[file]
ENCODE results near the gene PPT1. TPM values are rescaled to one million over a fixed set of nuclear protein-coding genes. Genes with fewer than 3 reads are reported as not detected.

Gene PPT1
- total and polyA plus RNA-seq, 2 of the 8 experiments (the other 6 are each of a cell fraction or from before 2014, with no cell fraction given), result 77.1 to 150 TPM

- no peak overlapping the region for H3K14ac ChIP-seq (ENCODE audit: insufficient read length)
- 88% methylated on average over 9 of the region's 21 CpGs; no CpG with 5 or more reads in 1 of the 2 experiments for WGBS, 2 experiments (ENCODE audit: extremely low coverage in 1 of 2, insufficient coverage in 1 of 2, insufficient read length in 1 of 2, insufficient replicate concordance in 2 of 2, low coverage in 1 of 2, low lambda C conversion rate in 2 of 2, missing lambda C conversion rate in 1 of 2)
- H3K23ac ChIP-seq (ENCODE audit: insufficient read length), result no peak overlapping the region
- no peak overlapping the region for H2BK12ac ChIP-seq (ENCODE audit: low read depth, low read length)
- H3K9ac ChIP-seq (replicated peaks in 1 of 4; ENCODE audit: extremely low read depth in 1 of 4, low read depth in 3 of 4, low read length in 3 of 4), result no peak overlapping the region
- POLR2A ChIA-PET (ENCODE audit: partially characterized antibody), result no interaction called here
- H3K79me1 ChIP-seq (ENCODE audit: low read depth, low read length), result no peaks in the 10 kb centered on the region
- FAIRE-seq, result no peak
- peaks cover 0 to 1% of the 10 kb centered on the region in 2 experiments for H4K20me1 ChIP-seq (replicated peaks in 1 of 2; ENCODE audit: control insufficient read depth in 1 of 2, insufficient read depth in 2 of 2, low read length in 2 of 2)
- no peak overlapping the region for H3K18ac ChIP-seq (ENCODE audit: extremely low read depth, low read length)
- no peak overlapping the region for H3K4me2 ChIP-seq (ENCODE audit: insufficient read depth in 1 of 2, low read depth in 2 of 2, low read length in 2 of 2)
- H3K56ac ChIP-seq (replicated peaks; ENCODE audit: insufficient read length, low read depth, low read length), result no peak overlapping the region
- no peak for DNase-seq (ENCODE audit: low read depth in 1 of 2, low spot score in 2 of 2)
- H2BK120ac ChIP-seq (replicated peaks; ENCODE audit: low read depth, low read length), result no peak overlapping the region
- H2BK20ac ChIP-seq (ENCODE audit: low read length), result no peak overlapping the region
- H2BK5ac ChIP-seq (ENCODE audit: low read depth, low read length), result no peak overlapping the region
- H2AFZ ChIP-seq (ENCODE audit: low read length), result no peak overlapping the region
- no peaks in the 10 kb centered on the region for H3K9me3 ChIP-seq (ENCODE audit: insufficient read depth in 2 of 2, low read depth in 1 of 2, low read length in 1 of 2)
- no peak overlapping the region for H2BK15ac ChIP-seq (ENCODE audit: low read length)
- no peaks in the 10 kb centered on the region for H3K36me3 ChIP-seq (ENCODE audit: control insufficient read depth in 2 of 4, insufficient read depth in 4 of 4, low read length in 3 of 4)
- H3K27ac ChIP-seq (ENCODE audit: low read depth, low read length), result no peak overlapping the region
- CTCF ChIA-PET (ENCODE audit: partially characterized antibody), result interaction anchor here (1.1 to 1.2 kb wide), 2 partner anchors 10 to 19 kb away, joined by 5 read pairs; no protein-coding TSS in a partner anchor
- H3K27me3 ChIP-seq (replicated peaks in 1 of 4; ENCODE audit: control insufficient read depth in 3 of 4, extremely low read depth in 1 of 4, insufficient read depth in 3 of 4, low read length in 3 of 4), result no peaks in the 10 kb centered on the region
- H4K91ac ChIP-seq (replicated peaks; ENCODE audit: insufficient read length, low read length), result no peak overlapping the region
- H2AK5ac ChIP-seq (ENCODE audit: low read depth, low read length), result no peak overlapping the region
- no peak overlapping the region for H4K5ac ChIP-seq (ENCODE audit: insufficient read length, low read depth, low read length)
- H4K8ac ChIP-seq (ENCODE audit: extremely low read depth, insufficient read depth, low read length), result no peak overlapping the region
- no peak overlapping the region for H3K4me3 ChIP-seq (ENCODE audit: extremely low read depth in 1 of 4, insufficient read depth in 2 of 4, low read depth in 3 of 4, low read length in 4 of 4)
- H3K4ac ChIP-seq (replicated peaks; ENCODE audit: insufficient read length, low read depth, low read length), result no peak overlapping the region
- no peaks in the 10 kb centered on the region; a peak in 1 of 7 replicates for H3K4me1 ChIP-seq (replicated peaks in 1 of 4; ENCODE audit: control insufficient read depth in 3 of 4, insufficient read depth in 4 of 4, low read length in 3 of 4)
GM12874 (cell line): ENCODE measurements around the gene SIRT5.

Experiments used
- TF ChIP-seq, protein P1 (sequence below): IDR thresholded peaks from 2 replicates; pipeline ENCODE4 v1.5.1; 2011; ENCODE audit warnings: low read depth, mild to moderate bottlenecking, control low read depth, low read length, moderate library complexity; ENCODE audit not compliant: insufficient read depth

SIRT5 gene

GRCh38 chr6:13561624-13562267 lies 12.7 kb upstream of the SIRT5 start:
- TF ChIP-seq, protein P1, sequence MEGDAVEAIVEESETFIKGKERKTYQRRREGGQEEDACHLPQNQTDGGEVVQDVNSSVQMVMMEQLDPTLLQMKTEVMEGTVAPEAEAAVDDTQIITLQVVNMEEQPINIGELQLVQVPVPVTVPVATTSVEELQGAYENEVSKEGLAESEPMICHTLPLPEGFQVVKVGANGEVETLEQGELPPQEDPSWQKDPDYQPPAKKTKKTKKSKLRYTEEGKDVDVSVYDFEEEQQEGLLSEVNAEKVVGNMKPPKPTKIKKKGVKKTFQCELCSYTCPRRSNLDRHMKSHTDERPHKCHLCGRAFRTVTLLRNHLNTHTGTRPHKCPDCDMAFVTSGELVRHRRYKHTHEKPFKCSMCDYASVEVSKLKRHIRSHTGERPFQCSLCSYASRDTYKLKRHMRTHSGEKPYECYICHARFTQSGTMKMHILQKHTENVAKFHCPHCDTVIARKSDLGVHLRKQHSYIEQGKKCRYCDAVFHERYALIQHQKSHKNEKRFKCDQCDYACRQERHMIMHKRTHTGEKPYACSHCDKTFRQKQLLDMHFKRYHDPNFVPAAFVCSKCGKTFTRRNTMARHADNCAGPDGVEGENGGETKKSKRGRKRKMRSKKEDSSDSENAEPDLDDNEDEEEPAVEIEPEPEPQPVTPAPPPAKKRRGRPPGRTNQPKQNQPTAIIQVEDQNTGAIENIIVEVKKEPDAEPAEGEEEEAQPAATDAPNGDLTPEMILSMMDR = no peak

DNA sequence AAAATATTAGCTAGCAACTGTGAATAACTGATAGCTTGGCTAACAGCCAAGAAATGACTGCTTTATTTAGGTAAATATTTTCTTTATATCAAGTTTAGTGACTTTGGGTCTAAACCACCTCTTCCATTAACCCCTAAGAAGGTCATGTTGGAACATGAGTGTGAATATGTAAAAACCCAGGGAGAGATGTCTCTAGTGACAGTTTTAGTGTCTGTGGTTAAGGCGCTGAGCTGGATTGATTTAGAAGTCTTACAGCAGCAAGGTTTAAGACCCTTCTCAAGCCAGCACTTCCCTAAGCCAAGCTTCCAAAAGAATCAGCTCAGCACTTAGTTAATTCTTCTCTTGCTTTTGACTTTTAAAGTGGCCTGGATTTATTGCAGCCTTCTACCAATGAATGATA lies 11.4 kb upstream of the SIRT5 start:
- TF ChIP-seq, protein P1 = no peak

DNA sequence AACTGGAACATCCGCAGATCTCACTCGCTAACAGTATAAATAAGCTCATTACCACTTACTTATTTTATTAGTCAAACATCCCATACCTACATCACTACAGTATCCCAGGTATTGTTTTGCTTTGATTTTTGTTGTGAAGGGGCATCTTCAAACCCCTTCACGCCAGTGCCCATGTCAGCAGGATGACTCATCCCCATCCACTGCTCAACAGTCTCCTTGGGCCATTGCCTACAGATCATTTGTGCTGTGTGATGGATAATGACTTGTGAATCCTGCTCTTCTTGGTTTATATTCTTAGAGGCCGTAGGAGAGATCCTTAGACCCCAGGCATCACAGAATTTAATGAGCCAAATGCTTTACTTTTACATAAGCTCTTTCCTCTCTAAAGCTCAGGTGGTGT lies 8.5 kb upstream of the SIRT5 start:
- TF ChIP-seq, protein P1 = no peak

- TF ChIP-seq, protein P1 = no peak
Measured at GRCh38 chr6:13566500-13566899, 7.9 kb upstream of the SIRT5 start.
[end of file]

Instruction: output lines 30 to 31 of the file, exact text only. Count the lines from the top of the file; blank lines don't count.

- H4K8ac ChIP-seq (ENCODE audit: extremely low read depth, insufficient read depth, low read length), result no peak overlapping the region
- no peak overlapping the region for H3K4me3 ChIP-seq (ENCODE audit: extremely low read depth in 1 of 4, insufficient read depth in 2 of 4, low read depth in 3 of 4, low read length in 4 of 4)